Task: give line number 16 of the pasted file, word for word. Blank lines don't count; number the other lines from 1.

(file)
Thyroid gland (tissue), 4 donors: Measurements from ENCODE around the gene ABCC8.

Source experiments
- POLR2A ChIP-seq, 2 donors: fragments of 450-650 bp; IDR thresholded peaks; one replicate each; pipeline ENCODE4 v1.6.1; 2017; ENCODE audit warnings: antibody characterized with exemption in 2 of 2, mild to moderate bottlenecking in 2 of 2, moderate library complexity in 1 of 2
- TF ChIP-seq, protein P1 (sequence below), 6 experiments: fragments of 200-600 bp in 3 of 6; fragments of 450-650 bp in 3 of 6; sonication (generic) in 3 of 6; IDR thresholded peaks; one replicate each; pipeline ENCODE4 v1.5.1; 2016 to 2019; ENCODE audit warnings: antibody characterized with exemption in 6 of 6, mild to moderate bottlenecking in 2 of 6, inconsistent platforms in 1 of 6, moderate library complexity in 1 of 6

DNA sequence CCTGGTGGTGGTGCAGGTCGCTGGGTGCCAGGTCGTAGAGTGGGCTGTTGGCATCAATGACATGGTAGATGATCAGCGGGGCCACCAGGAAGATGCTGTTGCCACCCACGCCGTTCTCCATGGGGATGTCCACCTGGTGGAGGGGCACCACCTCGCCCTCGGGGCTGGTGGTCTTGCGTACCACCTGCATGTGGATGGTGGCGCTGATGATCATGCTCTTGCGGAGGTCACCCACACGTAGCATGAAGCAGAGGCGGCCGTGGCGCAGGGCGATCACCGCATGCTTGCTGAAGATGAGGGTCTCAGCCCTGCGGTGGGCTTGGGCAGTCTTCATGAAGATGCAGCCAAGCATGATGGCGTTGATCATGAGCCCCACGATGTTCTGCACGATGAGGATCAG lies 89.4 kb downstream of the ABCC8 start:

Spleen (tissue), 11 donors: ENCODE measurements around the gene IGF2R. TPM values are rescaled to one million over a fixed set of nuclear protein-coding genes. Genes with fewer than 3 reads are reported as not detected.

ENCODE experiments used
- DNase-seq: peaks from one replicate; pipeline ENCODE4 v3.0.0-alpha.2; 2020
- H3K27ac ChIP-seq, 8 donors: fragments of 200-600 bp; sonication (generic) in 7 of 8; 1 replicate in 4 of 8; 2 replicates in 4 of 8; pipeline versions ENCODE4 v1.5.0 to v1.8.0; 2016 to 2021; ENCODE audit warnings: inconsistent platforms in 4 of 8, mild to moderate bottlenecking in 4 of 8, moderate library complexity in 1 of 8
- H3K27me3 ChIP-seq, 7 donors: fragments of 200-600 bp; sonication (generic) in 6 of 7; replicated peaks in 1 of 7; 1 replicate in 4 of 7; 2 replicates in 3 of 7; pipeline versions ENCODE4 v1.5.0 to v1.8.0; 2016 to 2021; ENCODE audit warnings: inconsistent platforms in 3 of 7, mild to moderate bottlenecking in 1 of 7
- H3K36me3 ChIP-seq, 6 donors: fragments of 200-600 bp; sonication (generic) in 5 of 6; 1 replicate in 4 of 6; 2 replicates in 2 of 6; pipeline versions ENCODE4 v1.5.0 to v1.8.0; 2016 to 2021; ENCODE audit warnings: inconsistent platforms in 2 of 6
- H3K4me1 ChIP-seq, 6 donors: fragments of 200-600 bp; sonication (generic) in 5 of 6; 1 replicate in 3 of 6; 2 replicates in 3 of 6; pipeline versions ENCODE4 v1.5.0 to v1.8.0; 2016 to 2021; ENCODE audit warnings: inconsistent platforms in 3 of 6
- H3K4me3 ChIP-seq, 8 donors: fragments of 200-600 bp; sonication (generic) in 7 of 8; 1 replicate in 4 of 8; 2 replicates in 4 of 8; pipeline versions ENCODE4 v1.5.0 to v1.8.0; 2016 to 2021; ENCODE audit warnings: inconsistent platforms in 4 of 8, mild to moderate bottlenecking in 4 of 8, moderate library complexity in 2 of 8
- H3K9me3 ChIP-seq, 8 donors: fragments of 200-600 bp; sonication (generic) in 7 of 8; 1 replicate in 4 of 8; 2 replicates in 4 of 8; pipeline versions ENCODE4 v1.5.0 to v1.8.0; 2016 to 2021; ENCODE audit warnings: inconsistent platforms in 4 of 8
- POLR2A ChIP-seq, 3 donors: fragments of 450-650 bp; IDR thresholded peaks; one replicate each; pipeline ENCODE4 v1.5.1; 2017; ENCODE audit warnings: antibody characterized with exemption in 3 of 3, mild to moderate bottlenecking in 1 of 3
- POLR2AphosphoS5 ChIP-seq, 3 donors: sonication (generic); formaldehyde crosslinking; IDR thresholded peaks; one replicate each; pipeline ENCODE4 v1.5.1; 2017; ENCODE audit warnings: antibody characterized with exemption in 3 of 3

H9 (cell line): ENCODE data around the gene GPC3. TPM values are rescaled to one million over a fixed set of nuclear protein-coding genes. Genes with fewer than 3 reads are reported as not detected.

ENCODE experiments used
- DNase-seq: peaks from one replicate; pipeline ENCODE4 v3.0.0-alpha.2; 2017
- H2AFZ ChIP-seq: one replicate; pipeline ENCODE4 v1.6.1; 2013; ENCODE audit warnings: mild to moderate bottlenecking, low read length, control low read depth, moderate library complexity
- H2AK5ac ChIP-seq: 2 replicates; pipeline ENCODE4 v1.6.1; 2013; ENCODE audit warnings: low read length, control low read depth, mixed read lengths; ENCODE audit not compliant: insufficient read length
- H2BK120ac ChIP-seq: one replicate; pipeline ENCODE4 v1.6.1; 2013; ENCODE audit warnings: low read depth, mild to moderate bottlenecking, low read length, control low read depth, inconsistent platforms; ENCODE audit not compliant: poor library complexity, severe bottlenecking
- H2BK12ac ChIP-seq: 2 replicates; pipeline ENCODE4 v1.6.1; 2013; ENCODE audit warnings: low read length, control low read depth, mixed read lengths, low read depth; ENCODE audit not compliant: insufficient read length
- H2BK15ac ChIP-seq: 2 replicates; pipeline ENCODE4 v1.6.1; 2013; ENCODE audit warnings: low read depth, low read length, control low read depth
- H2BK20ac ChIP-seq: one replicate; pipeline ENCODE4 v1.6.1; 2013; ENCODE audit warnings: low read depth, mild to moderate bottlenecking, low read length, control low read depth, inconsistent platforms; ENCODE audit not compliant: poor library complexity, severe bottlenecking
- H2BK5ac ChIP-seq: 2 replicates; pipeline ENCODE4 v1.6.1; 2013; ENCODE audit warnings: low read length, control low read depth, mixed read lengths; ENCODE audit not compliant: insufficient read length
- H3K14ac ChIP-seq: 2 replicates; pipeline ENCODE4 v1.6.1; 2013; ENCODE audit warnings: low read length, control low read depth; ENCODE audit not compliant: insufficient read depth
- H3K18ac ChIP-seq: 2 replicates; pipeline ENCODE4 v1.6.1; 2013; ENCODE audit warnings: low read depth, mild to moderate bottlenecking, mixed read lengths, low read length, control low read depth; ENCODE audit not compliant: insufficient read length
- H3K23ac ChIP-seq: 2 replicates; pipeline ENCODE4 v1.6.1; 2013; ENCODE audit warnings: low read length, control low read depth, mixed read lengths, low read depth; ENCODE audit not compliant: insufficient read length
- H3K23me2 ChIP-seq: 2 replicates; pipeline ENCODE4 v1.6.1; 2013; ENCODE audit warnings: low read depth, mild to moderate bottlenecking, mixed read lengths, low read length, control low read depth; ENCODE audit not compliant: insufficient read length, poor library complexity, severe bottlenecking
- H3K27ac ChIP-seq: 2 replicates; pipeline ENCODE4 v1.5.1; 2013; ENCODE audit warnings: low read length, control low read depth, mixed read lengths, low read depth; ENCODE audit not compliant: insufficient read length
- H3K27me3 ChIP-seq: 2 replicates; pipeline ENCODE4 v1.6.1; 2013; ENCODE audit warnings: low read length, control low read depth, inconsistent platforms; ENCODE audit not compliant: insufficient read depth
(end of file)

- POLR2AphosphoS5 ChIP-seq, 3 donors: sonication (generic); formaldehyde crosslinking; IDR thresholded peaks; one replicate each; pipeline ENCODE4 v1.5.1; 2017; ENCODE audit warnings: antibody characterized with exemption in 3 of 3